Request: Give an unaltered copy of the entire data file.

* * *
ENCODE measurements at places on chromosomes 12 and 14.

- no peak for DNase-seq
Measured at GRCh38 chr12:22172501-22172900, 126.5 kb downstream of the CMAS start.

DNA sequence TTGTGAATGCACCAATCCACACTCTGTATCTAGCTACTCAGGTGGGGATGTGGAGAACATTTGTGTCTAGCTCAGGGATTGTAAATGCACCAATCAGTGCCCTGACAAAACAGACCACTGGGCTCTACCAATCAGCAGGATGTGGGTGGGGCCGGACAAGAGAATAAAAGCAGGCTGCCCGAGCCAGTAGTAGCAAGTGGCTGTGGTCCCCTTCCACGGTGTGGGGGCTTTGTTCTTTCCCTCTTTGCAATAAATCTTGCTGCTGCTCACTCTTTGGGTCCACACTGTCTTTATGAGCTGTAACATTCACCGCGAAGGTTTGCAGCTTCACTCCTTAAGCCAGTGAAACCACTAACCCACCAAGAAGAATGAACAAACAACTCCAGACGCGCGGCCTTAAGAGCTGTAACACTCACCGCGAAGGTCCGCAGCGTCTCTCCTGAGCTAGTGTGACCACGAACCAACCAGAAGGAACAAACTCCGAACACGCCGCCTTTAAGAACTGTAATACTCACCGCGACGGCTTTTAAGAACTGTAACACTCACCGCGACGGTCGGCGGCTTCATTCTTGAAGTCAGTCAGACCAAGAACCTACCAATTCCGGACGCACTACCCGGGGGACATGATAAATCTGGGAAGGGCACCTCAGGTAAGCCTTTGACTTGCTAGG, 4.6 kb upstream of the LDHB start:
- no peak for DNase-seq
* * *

ENCODE measurements at places on chromosomes 12 and 14.

- no peak for DNase-seq
Measured at GRCh38 chr12:22172501-22172900, 126.5 kb downstream of the CMAS start.

DNA sequence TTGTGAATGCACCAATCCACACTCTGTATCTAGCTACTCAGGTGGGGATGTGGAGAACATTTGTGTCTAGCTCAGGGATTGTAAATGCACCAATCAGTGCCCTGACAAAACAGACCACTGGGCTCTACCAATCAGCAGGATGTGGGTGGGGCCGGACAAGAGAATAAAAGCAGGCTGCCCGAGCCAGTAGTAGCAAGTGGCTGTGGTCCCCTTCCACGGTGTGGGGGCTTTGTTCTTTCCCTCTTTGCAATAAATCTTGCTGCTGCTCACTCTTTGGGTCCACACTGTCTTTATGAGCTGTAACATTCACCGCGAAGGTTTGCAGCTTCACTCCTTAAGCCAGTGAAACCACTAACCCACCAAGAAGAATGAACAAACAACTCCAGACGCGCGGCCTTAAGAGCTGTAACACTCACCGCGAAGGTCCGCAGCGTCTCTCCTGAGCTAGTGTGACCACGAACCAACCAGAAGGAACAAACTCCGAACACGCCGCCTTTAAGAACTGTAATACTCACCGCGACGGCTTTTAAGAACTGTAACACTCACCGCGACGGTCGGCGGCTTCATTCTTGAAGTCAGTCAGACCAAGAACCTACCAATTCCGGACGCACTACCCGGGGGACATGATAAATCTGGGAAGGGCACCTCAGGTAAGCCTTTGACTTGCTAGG, 4.6 kb upstream of the LDHB start:
- no peak for DNase-seq